Many of the selected early high performers have an early biological maturation [e.g., puberty, growth spurt (44)], have been born early within their birth-year [relative age effect (45)], and have already had large amounts of sport-specific training (27). The question arises whether younger TPP involvement is associated with higher performance in subsequent years.

Nineteen studies, involving 38 study samples from multiple sports and countries (29, 31, 3639, 4658), have investigated associations of athletes’ junior or senior performance with their age of beginning TPP involvement in terms of federations’ youth squads, selection teams, or sport academies. Table 2 reviews the findings. Consistent across performance levels and TPPs, higher-performing juniors were selected for TPPs at younger ages than lower-performing juniors. In contrast, higher-performing seniors were selected for TPPs at older ages than lower-performing seniors (Table 2).


Table 2. Mean effects (Cohen's d¯) of the age of beginning involvement in talent promotion programs on early junior performance and on later senior performance.

3. Discussion

Investigating the association of performance with individual, unambiguous participation variables while distinguishing predictors of early junior performance and long-term senior performance provides a more differentiated pattern of findings than only considering task-specific deliberate practice or a composite, dichotomized early specialization construct. An early start, extensive coach-led main-sport practice with little or no other-sports practice, early TPP involvement, and rapid achievement of performance milestones appear to facilitate early junior performance. In contrast, a later start, reduced childhood/adolescent coach-led main-sport practice, more other-sports practice over more years, delayed TPP involvement, and delayed achievement of performance milestones appear to facilitate long-term senior world-class performance.

The findings do not call into question the importance of multi-year coach-led sport-specific practice and of juvenile performance progress. All the senior world-class and national-class athletes and high-performing junior athletes engaged in considerable main-sport practice and many had remarkable performance progress in their early years. However, athletes who had a particularly accelerated performance development in their early years—typically associated with increased main-sport practice, little or no other-sports practice, and early TPP involvement—are common among the highest junior performers and senior national-class athletes, but are rare among senior world-class athletes.

3.1. Theoretical implications

Traditional conceptions of deliberate practice, diversified deliberate play, as well as of giftedness (3, 5, 59), cannot adequately explain the full range of empirical observations concerning athletic performance, primarily because their central tenets are at odds with the empirical evidence. More specifically, they cannot explain the factors predicting the highest performance level, i.e., senior world class. Nor can they explain why predictors of short-term junior performance and long-term senior performance are opposite and why early non-specific practice facilitates later efficiency of sport-specific practice.

Alternatively, viewing youth sports participation through a neoclassical economic framework, especially the concepts of efficiency and sustainability, provides a fruitful heuristic to better understand the development into the highest athletic performance levels (26, 27, 30). In essence, as amounts of practice and competitions increase, efficiency of practice is paramount, because (1) resources are limited and must be economized (e.g., the athlete's time, body, load-tolerance, health), and (2) coaches and athletes seek to expand benefits (e.g., performance, enjoyment, prestige) while limiting costs (especially opportunity costs—the lost benefit of forgone other activities, such as time with family, friends, academics, hobbies, other sports) and risks (e.g., overtraining, injury, burnout). Sustainability is also paramount because (3) costs, risks, and benefits of participation patterns vary and may even be opposite regarding short- versus long-term outcomes.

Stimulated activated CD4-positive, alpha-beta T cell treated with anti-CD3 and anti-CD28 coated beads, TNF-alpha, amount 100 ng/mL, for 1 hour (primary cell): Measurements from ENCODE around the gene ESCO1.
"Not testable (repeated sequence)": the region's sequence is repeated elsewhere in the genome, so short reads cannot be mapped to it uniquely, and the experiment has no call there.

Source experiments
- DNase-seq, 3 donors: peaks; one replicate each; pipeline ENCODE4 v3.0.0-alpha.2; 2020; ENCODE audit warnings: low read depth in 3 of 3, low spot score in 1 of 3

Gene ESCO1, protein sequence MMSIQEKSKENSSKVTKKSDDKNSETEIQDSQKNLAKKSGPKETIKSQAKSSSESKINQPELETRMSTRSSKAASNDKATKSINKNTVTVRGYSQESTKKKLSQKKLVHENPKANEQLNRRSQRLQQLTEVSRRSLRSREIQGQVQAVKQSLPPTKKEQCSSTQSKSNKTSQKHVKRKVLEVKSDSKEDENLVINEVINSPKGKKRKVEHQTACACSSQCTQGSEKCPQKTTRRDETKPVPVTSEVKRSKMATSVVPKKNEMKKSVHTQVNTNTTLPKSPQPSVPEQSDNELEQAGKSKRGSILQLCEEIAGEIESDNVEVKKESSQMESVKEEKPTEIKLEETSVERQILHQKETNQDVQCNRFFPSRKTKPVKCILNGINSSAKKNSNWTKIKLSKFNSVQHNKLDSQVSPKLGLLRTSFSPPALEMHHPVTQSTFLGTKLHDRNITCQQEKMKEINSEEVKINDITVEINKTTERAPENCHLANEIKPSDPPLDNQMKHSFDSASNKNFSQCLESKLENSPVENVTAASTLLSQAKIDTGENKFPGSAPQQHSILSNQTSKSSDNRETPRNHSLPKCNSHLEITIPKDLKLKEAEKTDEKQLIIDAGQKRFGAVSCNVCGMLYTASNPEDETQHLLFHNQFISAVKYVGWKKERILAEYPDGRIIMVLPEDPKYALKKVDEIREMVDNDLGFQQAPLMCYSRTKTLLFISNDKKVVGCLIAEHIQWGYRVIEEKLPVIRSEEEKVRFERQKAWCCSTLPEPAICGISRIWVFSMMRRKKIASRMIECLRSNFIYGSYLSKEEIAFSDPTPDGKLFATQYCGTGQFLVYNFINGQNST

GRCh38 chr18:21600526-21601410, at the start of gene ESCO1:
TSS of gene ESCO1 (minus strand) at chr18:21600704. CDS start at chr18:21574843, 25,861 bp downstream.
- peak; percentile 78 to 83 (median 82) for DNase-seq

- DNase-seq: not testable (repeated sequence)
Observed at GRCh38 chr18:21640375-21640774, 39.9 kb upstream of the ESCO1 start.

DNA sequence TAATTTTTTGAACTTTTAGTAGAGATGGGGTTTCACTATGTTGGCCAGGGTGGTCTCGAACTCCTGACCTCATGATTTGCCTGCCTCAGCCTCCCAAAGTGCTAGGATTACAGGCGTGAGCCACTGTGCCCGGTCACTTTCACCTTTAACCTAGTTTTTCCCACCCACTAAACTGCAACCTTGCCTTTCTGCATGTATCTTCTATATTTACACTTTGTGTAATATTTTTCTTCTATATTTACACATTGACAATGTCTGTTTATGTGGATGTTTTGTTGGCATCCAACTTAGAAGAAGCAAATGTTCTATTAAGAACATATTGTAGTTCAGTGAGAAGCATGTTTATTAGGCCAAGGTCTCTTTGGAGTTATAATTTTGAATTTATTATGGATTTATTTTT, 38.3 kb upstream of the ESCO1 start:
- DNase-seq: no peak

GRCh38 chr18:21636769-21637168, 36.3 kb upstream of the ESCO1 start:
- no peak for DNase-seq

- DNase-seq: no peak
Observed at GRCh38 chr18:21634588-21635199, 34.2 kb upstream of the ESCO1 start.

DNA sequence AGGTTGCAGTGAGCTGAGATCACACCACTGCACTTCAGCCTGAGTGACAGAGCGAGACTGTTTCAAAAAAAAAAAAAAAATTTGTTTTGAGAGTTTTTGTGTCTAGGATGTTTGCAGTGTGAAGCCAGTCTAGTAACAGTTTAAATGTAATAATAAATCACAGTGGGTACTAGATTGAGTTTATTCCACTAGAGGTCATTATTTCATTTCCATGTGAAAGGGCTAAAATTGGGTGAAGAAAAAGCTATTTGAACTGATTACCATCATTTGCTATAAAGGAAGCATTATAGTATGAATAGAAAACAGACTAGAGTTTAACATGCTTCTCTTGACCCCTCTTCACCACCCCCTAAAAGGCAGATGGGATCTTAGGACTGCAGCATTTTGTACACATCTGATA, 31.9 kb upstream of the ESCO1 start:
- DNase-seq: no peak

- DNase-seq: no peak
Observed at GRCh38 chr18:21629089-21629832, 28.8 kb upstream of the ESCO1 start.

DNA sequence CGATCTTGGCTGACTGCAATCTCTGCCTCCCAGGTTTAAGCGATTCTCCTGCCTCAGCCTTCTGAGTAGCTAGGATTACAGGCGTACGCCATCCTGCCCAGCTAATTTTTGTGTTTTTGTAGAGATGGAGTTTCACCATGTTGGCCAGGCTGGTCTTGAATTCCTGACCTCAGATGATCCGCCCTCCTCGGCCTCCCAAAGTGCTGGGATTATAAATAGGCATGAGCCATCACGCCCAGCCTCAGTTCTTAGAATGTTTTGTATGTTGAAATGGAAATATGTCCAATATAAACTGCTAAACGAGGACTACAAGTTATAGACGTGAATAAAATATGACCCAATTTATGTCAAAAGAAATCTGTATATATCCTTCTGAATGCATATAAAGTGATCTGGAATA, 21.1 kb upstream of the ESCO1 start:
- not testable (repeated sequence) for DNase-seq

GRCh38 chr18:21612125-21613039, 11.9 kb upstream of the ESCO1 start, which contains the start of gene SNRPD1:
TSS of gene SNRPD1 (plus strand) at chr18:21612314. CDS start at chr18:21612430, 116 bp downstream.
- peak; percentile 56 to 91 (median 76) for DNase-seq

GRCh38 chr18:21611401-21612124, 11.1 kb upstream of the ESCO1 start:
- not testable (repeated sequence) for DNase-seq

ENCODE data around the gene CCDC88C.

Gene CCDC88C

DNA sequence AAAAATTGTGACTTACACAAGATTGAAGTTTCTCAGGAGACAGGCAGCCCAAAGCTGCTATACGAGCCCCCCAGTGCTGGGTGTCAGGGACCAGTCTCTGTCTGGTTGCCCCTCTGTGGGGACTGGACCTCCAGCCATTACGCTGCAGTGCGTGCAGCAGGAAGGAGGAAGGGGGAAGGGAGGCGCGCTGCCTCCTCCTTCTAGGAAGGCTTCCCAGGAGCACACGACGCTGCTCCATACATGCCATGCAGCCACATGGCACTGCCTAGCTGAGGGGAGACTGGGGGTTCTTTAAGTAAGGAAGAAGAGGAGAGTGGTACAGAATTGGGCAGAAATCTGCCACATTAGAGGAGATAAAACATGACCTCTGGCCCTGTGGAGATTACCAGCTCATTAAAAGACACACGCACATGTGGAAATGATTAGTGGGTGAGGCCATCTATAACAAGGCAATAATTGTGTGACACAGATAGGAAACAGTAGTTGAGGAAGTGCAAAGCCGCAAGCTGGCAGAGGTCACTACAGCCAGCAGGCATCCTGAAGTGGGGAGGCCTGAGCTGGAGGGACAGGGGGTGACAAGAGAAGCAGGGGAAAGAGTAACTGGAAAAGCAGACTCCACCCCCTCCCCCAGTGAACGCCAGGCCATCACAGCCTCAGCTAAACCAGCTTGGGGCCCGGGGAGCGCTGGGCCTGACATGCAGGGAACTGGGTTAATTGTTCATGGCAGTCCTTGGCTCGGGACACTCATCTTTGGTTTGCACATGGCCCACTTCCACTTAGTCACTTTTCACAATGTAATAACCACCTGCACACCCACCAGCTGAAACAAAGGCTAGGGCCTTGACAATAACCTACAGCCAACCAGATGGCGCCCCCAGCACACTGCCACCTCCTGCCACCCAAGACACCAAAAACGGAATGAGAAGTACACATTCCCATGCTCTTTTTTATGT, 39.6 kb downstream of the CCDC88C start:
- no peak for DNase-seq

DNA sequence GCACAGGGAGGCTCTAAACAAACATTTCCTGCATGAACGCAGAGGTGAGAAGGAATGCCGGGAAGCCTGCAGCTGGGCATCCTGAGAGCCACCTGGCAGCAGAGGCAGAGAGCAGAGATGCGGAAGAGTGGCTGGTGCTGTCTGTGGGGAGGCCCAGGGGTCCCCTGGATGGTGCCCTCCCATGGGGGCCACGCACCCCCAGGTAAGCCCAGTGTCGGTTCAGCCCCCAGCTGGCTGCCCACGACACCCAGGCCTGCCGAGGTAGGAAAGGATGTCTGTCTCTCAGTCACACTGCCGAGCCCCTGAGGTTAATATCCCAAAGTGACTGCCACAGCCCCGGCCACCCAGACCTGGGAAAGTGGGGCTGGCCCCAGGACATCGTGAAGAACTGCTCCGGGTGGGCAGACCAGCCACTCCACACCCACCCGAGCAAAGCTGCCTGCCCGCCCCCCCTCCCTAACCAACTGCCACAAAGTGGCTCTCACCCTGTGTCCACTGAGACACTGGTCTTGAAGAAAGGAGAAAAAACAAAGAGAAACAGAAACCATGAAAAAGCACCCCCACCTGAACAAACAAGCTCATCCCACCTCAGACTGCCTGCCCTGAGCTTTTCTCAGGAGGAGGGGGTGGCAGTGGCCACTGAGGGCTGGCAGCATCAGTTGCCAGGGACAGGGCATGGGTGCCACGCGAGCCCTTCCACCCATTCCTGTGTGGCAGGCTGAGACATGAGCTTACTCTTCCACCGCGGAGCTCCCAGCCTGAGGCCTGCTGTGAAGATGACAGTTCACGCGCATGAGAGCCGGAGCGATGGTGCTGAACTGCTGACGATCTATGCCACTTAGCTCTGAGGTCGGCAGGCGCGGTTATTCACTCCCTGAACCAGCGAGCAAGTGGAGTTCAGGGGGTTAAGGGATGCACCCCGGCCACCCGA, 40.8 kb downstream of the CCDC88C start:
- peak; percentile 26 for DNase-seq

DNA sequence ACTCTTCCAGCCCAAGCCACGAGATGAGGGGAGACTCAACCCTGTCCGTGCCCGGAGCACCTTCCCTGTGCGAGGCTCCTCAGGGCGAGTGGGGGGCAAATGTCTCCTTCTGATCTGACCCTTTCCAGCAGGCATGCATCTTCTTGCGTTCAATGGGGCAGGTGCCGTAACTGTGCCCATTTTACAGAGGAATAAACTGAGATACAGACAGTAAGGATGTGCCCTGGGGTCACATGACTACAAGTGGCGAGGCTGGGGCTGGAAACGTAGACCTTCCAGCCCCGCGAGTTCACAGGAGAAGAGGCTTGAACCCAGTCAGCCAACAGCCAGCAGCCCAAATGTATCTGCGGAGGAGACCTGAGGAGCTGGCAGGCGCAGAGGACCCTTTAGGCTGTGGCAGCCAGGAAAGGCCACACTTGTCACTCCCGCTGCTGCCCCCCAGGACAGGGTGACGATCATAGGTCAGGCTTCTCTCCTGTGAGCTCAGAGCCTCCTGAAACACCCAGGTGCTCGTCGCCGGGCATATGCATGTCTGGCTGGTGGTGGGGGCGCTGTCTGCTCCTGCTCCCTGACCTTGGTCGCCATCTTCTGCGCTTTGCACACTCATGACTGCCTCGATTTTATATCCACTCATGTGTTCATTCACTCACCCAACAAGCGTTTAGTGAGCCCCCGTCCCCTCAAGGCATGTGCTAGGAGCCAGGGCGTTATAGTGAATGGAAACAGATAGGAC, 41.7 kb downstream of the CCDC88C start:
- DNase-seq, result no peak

Among high-level athletes who have all engaged in multi-year extensive sport-specific practice, the senior world-class athletes’ reduced main-sport practice combined with multi-year other-sports practice suggests a rather resource-preserving, cost-reducing, and risk-buffering childhood/adolescent investment pattern that yielded greater benefit in terms of performance in the long run. Practice and competition experiences in various sports diversify athletes’ “risk capital” and increase the odds that they find a sport that matches their talent and individual preferences [search and match theory (60, 61)]. Furthermore, childhood/adolescent multi-sport engagement has been reported to be associated with reduced risks of later overuse injuries and burnout (10, 11). Finally, the diverse learning experiences associated with practice and competitions in different sports may expand athletes’ learning capital for future long-term sport-specific perceptual-motor learning [theory of learning transfer as preparation for future learning, PFL (62)]. The varied learning experiences facilitate the athlete's ability to adapt to and exploit different learning opportunities and situations (63). The experiences with varying learning designs and methodologies also help the athlete understand individually more and less athlete-functional learning solutions (30, 62).